Man goes to put bridle on horse and is met with total sweetness

Horses teach us a lot. They teach us how to be confident and how to be patient. They teach us the value of hard work and the importance of being clear in communicating what we want. They also teach us empathy and how to care for another living being. And when we're on their backs, they teach us what it feels like to fly, to be powerful, and to be faster than we could ever be on our own two feet.
But there are people who are using horses to teach other lessons, too. Equine assisted learning is a practice which is quickly gaining popularity here in the United States. Unlike therapeutic riding, equine assisted learning generally takes place on the ground without any riding involved. Anyone can participate, and everyone tends to get something different out of a session or class.
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According to Horses Teaching and Healing, equine assisted learning centers around the idea of experiential learning. A facilitator is on hand to guide the session as a person interacts with a horse on the ground. The person is usually given a task like to put a halter on the horse or to get the horse to follow them through an obstacle. Then, the person learns by doing. Group classes are also offered, and equine assisted learning can be a great team building activity, too.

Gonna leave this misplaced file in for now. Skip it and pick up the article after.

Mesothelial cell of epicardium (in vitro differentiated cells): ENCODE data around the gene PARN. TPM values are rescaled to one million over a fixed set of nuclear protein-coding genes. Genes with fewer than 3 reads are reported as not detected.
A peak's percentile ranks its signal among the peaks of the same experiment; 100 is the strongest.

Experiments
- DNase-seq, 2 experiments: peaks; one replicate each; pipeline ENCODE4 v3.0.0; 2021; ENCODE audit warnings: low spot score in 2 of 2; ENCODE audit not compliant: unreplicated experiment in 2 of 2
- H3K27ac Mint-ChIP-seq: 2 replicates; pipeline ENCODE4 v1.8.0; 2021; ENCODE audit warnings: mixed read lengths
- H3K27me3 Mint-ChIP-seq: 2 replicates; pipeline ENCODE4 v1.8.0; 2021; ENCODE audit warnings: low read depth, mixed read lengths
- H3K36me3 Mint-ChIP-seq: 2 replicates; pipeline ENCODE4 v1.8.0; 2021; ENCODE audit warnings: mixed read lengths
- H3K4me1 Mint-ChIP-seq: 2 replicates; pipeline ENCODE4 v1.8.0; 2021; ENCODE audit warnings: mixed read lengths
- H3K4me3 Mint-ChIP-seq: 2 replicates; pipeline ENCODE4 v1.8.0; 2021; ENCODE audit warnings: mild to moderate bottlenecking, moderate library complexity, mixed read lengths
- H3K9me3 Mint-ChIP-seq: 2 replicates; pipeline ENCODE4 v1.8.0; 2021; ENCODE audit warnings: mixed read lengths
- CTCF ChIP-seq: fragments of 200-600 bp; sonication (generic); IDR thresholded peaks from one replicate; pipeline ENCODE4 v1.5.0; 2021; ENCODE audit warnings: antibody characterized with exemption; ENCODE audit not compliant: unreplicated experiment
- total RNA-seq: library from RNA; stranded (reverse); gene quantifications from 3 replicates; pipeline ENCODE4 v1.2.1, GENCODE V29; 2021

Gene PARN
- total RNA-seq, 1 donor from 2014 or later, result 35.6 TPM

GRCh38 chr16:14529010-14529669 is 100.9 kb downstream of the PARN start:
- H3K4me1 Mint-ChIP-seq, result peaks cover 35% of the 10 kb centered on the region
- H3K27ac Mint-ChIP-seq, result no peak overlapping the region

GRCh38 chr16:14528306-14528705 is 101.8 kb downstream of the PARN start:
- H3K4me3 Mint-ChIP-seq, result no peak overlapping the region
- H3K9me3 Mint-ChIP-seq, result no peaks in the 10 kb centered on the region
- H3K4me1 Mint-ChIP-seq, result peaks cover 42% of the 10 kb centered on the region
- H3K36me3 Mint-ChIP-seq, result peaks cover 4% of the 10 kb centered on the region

What makes equine assisted learning so effective is that horses provide honest, real-time feedback. They aren't influenced by the fear of offending us, and they're not worried about our feelings. Horses reflect back to us the messages that we're giving off to them. If we approach a horse aggressively, they'll quickly move away out of fear. If we approach more quietly, they'll give us a more welcome approach.
Equine assisted learning participants can make discoveries about themselves based on how the horses react. It's a great way to learn self-control, body language, and overall communication. Horses are excellent teachers, and we continue to learn about the many ways that they can help us.
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